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  • Business Law Section Blog
    November 30, 2021

    Preparing Your Workplace for Mandatory COVID-19 Vaccine and Testing Requirements

    Many businesses and industries are attempting to keep their workplaces as safe as possible due to COVID-19, including making vaccination a condition of employment.

    Stephen J. Hegedus

    workplace vaccine clinic

    This past year has opened our eyes to new challenges and questions that need to be addressed in the workplace.

    As a result of the COVID-19 virus, many businesses and industries attempted to stem the growing infection rate by working allowing employees to work remotely, initiate safety protocols, or close their doors temporarily. But now, as vaccines are readily available to the public, businesses are attempting to make a return back to normalcy, or as close as possible to pre-COVID-19 times.

    However, even as vaccines are ready for the public, we have seen the effects that the Delta variant had on our society just as we were working toward a normal setting. Also, businesses face the possibility of other potential variants beginning to disrupt our society again.

    As a result of these new COVID challenges, companies are considering new tactics to remain open, and keep their employees safe.

    Currently, employers are shifting to require COVID-19 vaccines as a condition for many positions. Companies requiring the vaccine include Citigroup, Deloitte, Google, and McDonald’s.1 While these are only a few, COVID vaccine requirements can be seen throughout the country in companies ranging from a few employees to tens of thousands.

    However, while businesses are attempting to make a decision that they believe is in the best interest of their workplaces, there are those who are strongly against such a required condition for employment.

    It is this conflict and the correlating accommodations that will need to be considered when advising business clients on this issue.

    Is the Vaccine Requirement Legal?

    One question that comes to mind for business clients is whether it is legal to even require mandatory vaccines as a necessary condition for employment.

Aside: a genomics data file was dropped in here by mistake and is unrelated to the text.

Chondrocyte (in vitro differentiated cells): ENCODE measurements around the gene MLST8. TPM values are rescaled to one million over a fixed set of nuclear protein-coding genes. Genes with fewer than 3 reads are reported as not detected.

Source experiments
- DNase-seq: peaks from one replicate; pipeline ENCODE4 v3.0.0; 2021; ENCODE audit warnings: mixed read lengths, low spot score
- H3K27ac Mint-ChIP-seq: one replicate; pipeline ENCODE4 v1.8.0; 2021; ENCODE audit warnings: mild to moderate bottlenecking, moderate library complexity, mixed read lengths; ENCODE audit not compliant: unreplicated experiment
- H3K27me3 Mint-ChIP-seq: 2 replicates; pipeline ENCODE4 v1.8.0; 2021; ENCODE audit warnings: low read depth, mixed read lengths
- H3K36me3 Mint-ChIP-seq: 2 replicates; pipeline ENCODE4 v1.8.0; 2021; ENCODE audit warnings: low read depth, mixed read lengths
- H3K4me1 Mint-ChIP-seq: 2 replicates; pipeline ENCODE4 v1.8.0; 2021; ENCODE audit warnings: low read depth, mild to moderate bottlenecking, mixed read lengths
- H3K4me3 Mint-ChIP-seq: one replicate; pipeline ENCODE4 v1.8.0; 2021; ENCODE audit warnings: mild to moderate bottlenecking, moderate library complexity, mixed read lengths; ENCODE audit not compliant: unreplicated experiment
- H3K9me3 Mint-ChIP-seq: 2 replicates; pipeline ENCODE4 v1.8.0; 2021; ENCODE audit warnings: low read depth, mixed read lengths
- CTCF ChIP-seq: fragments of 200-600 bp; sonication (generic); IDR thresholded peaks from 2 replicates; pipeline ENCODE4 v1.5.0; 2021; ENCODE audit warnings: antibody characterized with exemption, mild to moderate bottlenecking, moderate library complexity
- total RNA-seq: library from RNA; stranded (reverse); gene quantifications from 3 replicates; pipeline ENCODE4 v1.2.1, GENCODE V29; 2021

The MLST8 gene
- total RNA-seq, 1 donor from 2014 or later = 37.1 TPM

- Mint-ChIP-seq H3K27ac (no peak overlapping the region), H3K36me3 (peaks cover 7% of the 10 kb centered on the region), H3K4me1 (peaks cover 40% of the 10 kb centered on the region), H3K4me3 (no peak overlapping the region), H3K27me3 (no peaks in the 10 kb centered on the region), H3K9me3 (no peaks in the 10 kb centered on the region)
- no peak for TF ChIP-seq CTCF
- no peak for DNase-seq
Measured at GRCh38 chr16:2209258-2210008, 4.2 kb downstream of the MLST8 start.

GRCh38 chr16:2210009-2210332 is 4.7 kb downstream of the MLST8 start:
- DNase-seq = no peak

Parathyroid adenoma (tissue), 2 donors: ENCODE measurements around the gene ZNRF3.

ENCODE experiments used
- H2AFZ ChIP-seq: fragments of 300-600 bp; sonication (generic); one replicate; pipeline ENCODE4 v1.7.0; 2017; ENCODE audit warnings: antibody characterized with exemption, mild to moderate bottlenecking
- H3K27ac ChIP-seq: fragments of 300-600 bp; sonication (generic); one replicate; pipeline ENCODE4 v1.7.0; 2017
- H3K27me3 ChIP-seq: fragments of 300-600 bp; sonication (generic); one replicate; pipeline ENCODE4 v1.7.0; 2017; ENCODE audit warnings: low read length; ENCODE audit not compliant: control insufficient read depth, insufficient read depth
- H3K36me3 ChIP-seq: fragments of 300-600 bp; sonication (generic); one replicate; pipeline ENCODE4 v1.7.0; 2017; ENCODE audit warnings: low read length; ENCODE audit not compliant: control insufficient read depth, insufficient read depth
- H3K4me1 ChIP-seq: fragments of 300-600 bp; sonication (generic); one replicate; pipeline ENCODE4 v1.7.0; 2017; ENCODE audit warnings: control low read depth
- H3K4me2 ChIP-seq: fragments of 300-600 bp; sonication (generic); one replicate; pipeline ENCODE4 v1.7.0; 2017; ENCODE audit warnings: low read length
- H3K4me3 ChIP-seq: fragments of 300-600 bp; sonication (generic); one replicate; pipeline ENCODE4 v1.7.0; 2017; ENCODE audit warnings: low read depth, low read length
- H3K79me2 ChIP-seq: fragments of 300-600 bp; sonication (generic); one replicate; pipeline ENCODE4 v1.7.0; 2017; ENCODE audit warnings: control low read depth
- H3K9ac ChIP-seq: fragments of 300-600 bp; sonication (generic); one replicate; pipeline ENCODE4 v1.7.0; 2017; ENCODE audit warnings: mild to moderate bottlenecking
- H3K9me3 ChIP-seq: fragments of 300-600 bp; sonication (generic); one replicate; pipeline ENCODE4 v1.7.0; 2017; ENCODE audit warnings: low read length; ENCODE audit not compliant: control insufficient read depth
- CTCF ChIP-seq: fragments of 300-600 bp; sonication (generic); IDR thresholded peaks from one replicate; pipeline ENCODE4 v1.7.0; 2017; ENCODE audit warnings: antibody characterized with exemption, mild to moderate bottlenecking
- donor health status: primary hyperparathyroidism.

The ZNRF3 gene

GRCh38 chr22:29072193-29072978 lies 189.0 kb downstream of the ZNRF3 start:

In order to determine the answer, it is beneficial to refer to Equal Employment Opportunity Commission as an initial source. Also, there are various federal anti-discrimination laws that can provide useful information, such as:

    • the Americans with Disabilities Act (ADA);

    • the Rehabilitation Act;

    • Title VII of the Civil Rights Act; and

    • the Age Discrimination in Employment Act.

    Implementing a Vaccine Requirement Policy

    While these federal acts provide a guideline for many issues that may arise with mandating the COVID-19 vaccine, there is yet to be a golden, clear-cut standard for the implementation of such a policy.

    Stephen Hegedus Stephen Hegedus, Northern Illinois 2015, is with Lemon Law Group Partners PLC, in Knoxville, Tennessee, where he focuses in lemon law and consumer, state, and federal warranty law.

    For example, when reviewing the ADA, Title I of the Act prohibits employers from discriminating against qualified individuals with disabilities in job application procedures, hiring, firing, and other related matters of employment.2

    Due to these regulations and legal standards, it is important when determining the extent and requirements of your company’s COVID-19 vaccine policy to consider accommodations that will be needed and how to handle the volume of accommodation requests that will arise after announcing your policy.

    Accommodations: Medical and Religious

    Hopefully, your place of business already has in place a procedure to determine whether accommodations are required for an employee. If not, the first place to begin is to determine whether your business is covered by the ADA and Title VII. The ADA and Title VII apply to employers with 15 or more employees.

    Next, take steps to have a policy and procedure in place for the handling of accommodation requests. Forming a structured procedure ensures that each case is reviewed according to the same requirements and practices.